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Editor’s Note: FEMA does not endorse any non-government entities, organizations, or services.

The one silver lining of disasters is they can bring out the best in humanity. The world becomes connected – people in countries from across the oceans send food, money, blankets and other supplies. And neighbors help neighbors, paying it forward, and continuing to do so for as long as it takes. With the holidays approaching, the desire to pay it forward is even more heightened.

To me, nothing illustrates how kindness begets more kindness in times of crisis than the story of 87-year-old Patsy Roberts, someone who has been described as “the matriarch” of her block – a strong, faithful friend and neighbor in the Belle Harbor community of Rockaway. She never forgot the mailman’s birthday, passed by a tossed trashcan without returning it to its place, or hesitated to cook a meal for someone in need. She performed random acts of kindness as routinely as she walked along the beach each morning and went to church every Sunday.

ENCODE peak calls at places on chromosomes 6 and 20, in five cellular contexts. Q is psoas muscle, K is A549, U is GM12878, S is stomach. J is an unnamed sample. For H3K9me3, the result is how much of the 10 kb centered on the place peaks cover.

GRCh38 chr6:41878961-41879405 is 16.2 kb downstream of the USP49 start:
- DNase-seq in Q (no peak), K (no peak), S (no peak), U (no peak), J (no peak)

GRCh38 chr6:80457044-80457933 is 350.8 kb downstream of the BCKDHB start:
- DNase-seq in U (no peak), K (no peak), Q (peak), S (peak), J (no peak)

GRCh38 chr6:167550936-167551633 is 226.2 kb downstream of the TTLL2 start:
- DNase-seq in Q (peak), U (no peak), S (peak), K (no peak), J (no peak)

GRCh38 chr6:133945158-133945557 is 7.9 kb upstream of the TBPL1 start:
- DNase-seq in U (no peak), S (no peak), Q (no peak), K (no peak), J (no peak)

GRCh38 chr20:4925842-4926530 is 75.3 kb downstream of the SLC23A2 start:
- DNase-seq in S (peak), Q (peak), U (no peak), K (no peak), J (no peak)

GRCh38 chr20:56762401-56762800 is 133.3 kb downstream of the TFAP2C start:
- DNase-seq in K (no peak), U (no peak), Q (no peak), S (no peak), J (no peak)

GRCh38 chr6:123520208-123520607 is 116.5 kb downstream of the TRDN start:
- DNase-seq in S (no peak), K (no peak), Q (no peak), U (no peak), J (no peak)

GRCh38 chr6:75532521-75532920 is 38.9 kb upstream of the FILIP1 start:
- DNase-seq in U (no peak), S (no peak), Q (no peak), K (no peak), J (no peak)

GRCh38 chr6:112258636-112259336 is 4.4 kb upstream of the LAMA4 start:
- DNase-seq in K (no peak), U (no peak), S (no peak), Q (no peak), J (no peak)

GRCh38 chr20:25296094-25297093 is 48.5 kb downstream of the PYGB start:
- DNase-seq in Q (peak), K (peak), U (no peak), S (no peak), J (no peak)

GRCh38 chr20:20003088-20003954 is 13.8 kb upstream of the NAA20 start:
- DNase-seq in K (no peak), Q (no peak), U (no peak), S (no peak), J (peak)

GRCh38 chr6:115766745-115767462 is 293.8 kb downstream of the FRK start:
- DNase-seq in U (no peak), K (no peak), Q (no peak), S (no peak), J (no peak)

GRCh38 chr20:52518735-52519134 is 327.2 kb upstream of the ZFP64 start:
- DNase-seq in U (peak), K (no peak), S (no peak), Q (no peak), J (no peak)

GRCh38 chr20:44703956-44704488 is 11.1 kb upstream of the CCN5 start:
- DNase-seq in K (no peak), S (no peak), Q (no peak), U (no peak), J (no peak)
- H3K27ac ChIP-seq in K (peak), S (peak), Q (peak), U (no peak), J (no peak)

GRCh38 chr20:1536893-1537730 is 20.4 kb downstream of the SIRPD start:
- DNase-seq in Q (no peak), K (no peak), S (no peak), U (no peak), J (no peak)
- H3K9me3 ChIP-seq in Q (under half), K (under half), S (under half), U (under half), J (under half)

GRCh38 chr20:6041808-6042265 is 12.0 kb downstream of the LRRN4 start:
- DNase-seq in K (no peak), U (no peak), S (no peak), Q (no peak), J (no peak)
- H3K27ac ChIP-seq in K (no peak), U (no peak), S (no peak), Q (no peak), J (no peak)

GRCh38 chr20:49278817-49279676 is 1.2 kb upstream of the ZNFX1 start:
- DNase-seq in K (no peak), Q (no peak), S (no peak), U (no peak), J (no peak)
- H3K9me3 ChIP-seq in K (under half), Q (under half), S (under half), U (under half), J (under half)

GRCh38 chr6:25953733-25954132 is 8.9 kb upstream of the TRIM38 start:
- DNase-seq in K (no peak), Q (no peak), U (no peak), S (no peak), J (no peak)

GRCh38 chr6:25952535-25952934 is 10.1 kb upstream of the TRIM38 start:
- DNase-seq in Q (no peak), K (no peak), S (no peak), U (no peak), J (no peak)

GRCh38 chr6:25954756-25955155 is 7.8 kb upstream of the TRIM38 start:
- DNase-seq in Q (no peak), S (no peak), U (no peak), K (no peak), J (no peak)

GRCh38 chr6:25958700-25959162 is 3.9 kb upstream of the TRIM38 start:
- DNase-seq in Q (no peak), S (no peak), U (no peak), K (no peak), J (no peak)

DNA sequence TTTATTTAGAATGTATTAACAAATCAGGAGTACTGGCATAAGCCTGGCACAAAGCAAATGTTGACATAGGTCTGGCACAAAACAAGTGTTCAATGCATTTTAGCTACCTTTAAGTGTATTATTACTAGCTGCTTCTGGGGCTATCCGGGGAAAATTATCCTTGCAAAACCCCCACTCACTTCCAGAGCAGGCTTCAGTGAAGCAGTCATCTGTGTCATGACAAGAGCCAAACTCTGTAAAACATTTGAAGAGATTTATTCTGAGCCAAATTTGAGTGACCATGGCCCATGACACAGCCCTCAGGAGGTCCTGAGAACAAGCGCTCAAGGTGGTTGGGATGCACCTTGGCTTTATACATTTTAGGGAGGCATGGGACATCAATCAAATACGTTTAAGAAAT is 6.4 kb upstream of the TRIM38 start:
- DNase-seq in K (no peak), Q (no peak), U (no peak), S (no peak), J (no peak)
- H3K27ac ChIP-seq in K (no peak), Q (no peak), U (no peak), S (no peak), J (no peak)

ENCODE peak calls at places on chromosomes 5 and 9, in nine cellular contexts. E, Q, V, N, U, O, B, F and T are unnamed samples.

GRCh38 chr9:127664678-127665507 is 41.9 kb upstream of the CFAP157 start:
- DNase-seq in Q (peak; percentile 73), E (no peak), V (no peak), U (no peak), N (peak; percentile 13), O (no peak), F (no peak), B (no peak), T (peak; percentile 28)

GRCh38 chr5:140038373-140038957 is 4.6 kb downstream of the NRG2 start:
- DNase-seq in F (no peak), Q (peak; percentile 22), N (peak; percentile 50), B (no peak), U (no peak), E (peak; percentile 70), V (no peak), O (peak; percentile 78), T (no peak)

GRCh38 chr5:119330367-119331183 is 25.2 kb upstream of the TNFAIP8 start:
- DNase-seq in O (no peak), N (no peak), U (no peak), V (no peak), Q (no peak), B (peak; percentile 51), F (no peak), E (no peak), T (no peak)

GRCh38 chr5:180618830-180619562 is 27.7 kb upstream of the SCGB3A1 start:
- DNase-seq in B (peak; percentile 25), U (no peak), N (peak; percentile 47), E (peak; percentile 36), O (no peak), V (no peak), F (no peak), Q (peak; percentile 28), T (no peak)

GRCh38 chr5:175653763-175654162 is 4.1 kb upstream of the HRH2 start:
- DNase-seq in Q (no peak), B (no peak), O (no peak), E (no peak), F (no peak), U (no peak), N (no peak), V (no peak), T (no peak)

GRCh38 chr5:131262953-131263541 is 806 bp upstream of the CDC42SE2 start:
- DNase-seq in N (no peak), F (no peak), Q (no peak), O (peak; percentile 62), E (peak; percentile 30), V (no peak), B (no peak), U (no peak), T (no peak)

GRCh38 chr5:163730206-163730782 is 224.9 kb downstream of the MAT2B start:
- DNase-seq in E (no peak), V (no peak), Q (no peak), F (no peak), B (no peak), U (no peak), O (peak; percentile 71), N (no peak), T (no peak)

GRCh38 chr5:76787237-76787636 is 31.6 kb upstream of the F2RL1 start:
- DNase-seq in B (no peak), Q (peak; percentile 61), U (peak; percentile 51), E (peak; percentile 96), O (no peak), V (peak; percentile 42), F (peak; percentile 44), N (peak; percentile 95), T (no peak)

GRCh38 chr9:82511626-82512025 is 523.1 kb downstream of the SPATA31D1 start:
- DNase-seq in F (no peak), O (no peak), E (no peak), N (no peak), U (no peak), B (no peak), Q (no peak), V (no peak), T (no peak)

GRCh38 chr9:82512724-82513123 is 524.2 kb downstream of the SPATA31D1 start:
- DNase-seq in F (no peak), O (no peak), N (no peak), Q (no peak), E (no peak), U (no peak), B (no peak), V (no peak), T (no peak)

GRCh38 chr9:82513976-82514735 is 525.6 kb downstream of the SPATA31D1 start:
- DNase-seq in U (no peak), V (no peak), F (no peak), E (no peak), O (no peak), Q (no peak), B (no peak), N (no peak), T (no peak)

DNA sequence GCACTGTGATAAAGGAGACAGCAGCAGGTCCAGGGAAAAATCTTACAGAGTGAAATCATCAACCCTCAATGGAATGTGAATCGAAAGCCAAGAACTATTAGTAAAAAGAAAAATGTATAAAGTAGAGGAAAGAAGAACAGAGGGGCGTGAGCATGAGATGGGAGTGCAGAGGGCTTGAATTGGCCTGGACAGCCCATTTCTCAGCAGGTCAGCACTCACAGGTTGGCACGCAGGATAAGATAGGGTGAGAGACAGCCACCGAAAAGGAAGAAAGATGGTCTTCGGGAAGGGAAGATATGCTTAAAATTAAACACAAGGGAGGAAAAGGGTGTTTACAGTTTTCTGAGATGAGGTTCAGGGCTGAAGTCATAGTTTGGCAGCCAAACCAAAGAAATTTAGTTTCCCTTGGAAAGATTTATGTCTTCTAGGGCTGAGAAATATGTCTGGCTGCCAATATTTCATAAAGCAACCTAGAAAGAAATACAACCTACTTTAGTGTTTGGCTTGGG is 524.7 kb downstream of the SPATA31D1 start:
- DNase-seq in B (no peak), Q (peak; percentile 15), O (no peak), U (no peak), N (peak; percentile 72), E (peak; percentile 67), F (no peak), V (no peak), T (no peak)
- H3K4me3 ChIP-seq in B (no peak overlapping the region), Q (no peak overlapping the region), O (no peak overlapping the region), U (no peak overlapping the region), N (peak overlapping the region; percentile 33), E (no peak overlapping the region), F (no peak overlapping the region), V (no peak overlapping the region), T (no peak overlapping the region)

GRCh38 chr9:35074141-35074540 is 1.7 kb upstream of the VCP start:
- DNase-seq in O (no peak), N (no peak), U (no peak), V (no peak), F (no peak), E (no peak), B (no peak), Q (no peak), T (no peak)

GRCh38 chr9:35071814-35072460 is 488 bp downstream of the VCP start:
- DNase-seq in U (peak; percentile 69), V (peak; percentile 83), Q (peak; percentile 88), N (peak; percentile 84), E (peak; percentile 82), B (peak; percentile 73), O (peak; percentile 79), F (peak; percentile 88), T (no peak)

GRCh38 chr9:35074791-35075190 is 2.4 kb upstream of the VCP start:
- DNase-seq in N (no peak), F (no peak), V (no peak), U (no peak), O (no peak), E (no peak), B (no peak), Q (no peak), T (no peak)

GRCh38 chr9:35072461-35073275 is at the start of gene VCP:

After Hurricane Sandy, she was forced to leave her home of 50 years. Much of her personal property was destroyed, including thousands of cards she had saved over the years from friends and family. She told her daughter, Virginia, and son-in-law, Cristian, that she was saving them “to read when my time came to remember everyone I love.”

 

 N.Y., Nov. 4, 2012 -- Rockaway Sandy Survivor hugs her great grand niece Jasmine.

Patsy gave the family strength the night of the storm. “At first, she didn’t want to leave her home,” says Virginia. “But she agreed to come to our house, a few blocks away from the ocean.” At about 11:00 p.m., the Dobles home was surrounded by five feet of floodwater. “Telephone poles and cars were coursing through that water,” says Virginia. “I’m not being melodramatic when I say I have never been so scared in my life. My brother-in-law called and told us a fire was heading toward us. Then we saw flames leaping 13 feet high.”

When Virginia told her mother they would have to flee the house and go out into the water, she said, “Okay, if that’s what we have to do, we’ll do it.’”

“She went upstairs and put her slicker on – the one she’d wear for her morning walks – and was stoic,” says Virginia. “Living through WWII and the depression made her that way. Meanwhile, I was hysterical. But my mother’s calmness helped me.”